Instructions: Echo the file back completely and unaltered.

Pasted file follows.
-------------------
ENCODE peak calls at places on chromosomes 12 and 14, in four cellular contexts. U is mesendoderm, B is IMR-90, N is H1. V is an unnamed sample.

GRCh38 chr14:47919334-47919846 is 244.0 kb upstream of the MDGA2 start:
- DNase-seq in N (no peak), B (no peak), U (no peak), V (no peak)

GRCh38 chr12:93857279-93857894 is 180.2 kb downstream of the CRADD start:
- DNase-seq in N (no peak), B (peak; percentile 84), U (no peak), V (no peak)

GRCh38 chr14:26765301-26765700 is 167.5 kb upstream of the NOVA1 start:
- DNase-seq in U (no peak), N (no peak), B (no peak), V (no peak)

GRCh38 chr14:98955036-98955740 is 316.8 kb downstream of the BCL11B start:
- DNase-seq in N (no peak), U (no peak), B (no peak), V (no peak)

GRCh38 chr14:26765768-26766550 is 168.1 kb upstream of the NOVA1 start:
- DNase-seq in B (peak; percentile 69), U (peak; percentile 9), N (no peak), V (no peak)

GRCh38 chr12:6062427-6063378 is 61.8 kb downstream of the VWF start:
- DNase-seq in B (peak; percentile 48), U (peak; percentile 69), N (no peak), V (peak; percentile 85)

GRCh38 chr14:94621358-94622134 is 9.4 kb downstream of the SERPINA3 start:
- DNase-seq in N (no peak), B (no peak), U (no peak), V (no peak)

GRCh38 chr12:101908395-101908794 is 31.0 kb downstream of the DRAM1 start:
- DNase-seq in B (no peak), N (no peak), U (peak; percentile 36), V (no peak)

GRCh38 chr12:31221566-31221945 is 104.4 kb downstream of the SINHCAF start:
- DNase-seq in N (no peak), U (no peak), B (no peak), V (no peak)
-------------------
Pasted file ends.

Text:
ENCODE peak calls at places on chromosomes 12 and 14, in four cellular contexts. U is mesendoderm, B is IMR-90, N is H1. V is an unnamed sample.

GRCh38 chr14:47919334-47919846 is 244.0 kb upstream of the MDGA2 start:
- DNase-seq in N (no peak), B (no peak), U (no peak), V (no peak)

GRCh38 chr12:93857279-93857894 is 180.2 kb downstream of the CRADD start:
- DNase-seq in N (no peak), B (peak; percentile 84), U (no peak), V (no peak)

GRCh38 chr14:26765301-26765700 is 167.5 kb upstream of the NOVA1 start:
- DNase-seq in U (no peak), N (no peak), B (no peak), V (no peak)

GRCh38 chr14:98955036-98955740 is 316.8 kb downstream of the BCL11B start:
- DNase-seq in N (no peak), U (no peak), B (no peak), V (no peak)

GRCh38 chr14:26765768-26766550 is 168.1 kb upstream of the NOVA1 start:
- DNase-seq in B (peak; percentile 69), U (peak; percentile 9), N (no peak), V (no peak)

GRCh38 chr12:6062427-6063378 is 61.8 kb downstream of the VWF start:
- DNase-seq in B (peak; percentile 48), U (peak; percentile 69), N (no peak), V (peak; percentile 85)

GRCh38 chr14:94621358-94622134 is 9.4 kb downstream of the SERPINA3 start:
- DNase-seq in N (no peak), B (no peak), U (no peak), V (no peak)

GRCh38 chr12:101908395-101908794 is 31.0 kb downstream of the DRAM1 start:
- DNase-seq in B (no peak), N (no peak), U (peak; percentile 36), V (no peak)

GRCh38 chr12:31221566-31221945 is 104.4 kb downstream of the SINHCAF start:
- DNase-seq in N (no peak), U (no peak), B (no peak), V (no peak)